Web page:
Wednesday, August 1, 2007

All Hail John Puchniak, America's Best Reader ... Or At Least, Collector, of Books

It goes without saying, I am a reader.

I'm not one of those people who would say they couldn't live without books, but I would say that my life is dramatically improved by books. I might even go so far as to say that books are a part of my reason to live. The characters and the stories and the participation in the lives of others make life sometimes manageable, and other times, downright worth all the weariness of it.

That having been said, I'm no John Puchniak, a man who was evicted from his Philadelphia apartment for having too many books. His landlord told him his collection of over 3000 books was a "fire hazard and an immediate danger to all the other tenants." This is a guy who would probably say he couldn't live without books. Unfortunately, he can't really live with them either.

Who better to get a book suggestion from than John Puchniak himself, who, in addition to reading a busload of books written in English, also reads novels in Hebrew, Spanish, and Polish. If he had all the time in the world to read, he says he would start with Murasaki Shikibu's, "The Tale of Gengi," which documents Japanese courtlife from 950-1050 A.D. After that he would like to read all of Proust's, "Remembrances of Things Past" - the Montcrieff edition, of course.

If I had all the time in the world -- well, I try to read like I do. Otherwise I would just get overwhelmed. They say Wordsworth was the last person who could have possibly read everything ever written. I am striving to read at least 1% of everything ever written. I think John Puchniak might reach 3% of everything ever written. Maybe 5%.

Toward my 1%, I'm currently reading Carson McCullers, "The Heart is a Lonely Hunter." Anyone who wants to have a little online book club with me in reading this would be welcomed and appreciated. Also, discussions and insights into other items on my summer reading list would also be appreciated. This includes but is not limited to: Martel's, "The Life of Pi," most of Jeanette Winterson, Coetzee's, "Elizabeth Costello," and Coelho's, "The Alchemist."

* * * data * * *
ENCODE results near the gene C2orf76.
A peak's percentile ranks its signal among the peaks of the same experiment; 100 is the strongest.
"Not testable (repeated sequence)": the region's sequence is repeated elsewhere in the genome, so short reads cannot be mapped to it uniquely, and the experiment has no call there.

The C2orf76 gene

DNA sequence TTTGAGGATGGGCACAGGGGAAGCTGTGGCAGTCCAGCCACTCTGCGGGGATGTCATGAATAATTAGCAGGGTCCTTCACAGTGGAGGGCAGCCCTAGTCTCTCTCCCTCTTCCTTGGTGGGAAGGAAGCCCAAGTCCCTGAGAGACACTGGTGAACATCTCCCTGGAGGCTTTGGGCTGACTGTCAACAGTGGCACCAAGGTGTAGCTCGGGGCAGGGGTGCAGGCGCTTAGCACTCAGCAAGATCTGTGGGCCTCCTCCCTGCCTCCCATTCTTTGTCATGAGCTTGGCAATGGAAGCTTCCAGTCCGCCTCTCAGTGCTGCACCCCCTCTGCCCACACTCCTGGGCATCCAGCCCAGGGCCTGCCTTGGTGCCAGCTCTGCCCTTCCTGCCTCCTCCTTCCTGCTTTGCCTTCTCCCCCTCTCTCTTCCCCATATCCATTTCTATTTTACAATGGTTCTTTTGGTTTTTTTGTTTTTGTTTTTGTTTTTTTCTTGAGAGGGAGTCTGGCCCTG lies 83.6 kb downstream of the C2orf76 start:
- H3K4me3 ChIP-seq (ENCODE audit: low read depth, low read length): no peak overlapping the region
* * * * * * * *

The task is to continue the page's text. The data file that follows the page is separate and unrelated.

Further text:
For more on the inspiring Mr. John Puchniak, go here:

http://www.npr.org/templates/story/story.php?storyId=12334796

7 comments:

Diana said...

I read some of The Tale of Gengi, but it ended up being too tough of a slog for me (and you know I hate to admit that). It's disjointed and difficult to relate to in a way that most books aren't for me, so I finally was honest with myself that I didn't want to finish it, and set it aside.

Foxygen said...

I read the Life of Pi last winter - I'll talk about that!

And they're making a movie of it, which is even more to talk about since, well, how the hell do they make a movie of a boy and a tiger on a lifeboat? But the director of Amelie is making it and I haven't totally given up on it yet.

Molly said...

I heard about this movie thing with the Life of Pi. I am also terribly curious about how they will do this. But then, The Neverending Story translated remarkably well to film even with the Luck Dragon and the Nothing, so I think they can manage a tiger. I'm more concerned how a child actor will handle that level of interior life on film.

About the book, without giving too much away, what do you think actually happened?

Foxygen said...

I don't think it matters what actually happened. Either way, it's extraordinary that he survived. One is a fantastic story, the other is sad and horrific. I need to revisit the whole thing - and that island still confuses me (will be interesting to see that on film), but the ending kind of reminds me of Pan's Labyrinth (which I would expand on but I don't want to give away the ending to that)

It comes down to this: There's a story and there's a reality. Maybe they're the same, maybe they're not. But does it really matter in the end?

Anna Redsand said...

I'm in for the online book club & shall hie me to the library tomorrow to get The Heart Is a Lonely Hunter. I read The Alchemist> during the school year last year and recommend it highly. His penultimate book, Eleven Minutes, is fascinating, though, except for simplicity of style, quite quite different from aforesaid. Life of Pi also fascinating, and vis a vis Molly's comment about the movie, I experienced him more as an adolescent, altho memory may be failing me.

Molly said...

Oh Anna! Let me know when you're through with The Heart is a Lonely Hunter. I have so many questions and many directions of consideration.

Kelila said...

You write very well.